Some note in the far far back of this tea reminds me of…Christmas. It kind of fades in and out and I keep losing and trying to find it again. But I think I’ve nailed it… worcestershire sauce. That must sound really strange, but the only time we ever made worcestershire-laden chex mix was during Christmas in my household; that’s what I’m reminded of.
I’m starting to understand why people might spend huge amounts of money on fancy yixing pots. Aside from the whole seasoning and making tea better over time thing, I hear they retain heat wonderfully, and with this tea, as well as the last pu’er I tried, I realized that my favorite flavors are best teased out on the first steeping immediately after the water is reboiled.
It’s funny, because I generally prefer to brew most teas at a lower than suggested temp. A lot of this is probably because I spent an extensive amount of my tea-life drinking Japanese greens, which are so easily destroyed by too-hot water. That, and I have an higher-than-normal aversion to astringency/dryness, which hotter water tends to bring out in most teas. But as I’m trying more sorts of pu’er, I’m learning how wonderful higher temps can be in pulling out those shy, complex flavors.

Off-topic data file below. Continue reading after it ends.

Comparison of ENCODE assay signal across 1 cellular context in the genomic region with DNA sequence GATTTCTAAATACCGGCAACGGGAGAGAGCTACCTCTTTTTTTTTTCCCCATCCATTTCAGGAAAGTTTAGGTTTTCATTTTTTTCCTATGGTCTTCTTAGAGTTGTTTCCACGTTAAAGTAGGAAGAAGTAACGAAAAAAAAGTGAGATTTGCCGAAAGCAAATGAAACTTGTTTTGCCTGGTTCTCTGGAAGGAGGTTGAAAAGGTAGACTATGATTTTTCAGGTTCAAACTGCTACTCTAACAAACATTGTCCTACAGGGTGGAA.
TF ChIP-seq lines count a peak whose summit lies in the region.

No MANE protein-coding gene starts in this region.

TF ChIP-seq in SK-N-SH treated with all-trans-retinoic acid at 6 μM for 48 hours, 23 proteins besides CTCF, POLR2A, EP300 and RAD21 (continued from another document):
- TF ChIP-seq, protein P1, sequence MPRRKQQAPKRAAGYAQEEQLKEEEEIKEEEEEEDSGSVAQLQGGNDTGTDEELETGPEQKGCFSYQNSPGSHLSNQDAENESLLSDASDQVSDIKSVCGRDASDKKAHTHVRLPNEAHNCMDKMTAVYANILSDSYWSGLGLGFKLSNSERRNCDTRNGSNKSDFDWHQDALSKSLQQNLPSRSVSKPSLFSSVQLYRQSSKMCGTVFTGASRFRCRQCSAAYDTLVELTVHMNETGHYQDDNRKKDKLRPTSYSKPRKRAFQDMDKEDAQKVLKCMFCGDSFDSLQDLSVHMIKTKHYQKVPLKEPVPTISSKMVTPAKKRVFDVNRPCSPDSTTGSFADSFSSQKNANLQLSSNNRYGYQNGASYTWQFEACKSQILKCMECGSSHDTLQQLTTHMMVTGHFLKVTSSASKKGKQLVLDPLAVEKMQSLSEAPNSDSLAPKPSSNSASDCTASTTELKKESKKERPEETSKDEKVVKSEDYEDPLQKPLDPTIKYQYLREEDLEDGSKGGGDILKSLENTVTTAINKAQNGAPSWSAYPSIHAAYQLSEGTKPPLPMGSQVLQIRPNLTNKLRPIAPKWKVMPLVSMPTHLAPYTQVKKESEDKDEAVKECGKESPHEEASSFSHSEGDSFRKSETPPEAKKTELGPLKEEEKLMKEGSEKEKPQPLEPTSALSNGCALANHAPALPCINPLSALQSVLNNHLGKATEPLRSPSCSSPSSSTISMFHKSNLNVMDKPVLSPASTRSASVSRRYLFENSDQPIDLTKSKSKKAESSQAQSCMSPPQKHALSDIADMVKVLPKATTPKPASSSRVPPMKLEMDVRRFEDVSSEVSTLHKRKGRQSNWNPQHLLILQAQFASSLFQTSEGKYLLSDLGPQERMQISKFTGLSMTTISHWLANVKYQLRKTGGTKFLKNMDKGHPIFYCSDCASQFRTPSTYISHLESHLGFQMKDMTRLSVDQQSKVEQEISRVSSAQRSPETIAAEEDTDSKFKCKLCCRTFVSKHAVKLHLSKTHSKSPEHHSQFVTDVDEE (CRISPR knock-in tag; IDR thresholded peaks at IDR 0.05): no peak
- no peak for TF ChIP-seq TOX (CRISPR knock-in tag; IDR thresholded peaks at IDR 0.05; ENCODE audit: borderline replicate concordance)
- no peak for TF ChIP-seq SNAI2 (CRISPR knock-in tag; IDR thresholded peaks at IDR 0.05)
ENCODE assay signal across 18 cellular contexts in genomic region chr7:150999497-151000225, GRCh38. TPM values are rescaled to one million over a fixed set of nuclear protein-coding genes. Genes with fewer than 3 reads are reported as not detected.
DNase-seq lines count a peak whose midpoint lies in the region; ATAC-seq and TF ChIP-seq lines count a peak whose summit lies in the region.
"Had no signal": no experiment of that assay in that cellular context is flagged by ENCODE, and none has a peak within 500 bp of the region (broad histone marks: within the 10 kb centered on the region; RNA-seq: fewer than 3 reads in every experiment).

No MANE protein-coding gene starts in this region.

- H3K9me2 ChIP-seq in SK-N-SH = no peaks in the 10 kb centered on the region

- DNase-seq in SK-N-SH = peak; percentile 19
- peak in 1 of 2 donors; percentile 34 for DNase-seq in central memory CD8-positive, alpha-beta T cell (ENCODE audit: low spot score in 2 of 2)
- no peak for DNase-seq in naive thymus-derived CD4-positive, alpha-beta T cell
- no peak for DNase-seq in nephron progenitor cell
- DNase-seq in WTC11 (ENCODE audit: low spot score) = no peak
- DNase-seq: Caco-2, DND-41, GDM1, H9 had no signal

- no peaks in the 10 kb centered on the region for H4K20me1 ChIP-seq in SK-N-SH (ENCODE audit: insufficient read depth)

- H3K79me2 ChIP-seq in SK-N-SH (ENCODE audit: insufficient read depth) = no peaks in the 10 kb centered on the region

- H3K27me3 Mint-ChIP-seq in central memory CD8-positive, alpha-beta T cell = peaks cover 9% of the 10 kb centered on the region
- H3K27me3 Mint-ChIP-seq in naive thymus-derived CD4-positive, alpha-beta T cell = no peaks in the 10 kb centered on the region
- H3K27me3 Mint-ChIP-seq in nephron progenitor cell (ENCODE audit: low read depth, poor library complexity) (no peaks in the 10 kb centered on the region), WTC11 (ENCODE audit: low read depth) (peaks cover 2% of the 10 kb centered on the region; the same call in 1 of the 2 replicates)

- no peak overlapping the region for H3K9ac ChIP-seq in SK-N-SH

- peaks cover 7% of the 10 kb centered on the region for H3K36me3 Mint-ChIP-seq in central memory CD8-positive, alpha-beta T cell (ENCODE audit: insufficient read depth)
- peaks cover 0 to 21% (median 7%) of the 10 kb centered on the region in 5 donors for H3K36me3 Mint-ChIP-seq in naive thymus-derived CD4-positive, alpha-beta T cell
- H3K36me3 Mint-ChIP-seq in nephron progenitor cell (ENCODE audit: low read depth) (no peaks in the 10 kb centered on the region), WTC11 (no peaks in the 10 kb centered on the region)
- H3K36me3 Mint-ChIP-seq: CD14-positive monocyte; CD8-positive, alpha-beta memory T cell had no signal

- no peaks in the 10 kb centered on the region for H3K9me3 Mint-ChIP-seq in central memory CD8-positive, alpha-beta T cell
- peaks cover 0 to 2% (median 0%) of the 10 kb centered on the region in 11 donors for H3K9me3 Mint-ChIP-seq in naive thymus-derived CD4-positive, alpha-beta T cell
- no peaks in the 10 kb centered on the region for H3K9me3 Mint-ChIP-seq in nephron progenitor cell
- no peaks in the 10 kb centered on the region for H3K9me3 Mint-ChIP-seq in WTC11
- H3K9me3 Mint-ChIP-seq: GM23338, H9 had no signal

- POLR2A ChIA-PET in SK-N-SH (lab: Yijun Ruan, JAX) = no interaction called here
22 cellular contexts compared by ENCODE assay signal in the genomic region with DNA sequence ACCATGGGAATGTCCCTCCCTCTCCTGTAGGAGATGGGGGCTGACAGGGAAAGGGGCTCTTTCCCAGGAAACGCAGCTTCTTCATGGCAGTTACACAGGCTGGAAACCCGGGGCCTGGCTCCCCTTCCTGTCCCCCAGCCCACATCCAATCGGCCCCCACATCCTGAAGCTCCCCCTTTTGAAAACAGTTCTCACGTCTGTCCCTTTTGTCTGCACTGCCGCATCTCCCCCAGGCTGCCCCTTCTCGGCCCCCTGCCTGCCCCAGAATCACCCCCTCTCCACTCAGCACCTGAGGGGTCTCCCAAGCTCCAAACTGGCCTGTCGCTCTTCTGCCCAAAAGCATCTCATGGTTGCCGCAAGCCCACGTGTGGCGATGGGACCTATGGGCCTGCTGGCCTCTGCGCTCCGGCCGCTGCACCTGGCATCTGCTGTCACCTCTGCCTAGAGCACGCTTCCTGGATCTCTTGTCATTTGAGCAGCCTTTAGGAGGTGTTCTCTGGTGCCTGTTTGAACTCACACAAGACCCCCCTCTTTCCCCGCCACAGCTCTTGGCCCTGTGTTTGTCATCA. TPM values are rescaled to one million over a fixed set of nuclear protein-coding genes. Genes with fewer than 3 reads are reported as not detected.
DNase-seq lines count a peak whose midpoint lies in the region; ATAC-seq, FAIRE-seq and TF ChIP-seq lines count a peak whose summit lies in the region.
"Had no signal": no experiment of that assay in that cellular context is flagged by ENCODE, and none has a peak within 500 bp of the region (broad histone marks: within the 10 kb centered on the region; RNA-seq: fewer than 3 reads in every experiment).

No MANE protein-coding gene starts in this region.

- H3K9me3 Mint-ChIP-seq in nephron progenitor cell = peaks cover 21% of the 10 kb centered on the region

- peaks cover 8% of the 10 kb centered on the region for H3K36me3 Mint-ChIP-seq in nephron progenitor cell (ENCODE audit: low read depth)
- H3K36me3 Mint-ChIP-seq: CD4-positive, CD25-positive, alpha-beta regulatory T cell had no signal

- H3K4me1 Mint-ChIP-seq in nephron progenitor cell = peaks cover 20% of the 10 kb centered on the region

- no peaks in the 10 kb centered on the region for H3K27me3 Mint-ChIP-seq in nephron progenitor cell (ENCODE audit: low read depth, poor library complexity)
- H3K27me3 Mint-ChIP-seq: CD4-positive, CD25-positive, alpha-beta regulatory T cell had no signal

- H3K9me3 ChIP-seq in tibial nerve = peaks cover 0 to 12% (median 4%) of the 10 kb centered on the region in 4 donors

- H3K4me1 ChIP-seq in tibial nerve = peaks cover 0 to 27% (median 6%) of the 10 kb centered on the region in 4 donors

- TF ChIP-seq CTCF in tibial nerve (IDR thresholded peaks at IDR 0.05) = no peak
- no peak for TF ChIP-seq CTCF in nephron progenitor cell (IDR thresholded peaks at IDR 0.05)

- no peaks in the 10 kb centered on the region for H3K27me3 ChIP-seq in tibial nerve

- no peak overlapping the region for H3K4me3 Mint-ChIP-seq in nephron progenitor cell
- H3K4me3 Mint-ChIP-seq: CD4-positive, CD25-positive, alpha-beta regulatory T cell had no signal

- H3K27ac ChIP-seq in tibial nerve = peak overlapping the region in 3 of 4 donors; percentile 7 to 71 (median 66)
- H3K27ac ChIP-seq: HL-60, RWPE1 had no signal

Right now my water setup isn’t exactly ideal— my water is boiled in my fancy electric water heater in the bathroom, then goes from that into a preheated thermos which I take to the desk for my tea session. Meaning the first pour is maybe just under 200 degrees (the best steeping in the case of this tea), and as the thermos sits there losing heat, the water gets progressively cooler until it’s empty and I have to go refill it with freshly boiled water again. I can’t exactly haul my water heater out to my desk… and I’d just rather not have tea sessions in my bathroom. I look forward to the day that I have a kitchen to cook (and make tea) in.
I have a confession to make though, I specifically brewed up a sheng today because I’ve noticed that the last several shengs I’ve tried have been very effective in eliciting a tea-high euphoria, and I have been under so much stress that I guess I wanted something a little more than a standard relaxing session. I wasn’t disappointed, but I wasn’t floored either— the euphoria is pretty manageable. I think it’s more effective on an empty stomach.
I may be a bit of an addict. Over the past several days my gaiwan and little fish cup haven’t left my desk; I only dump out old leaves to replace them with new ones. Meh. I need to clean out my tea inventory anyway; that way I’ll feel less guilty when I go to order new tea!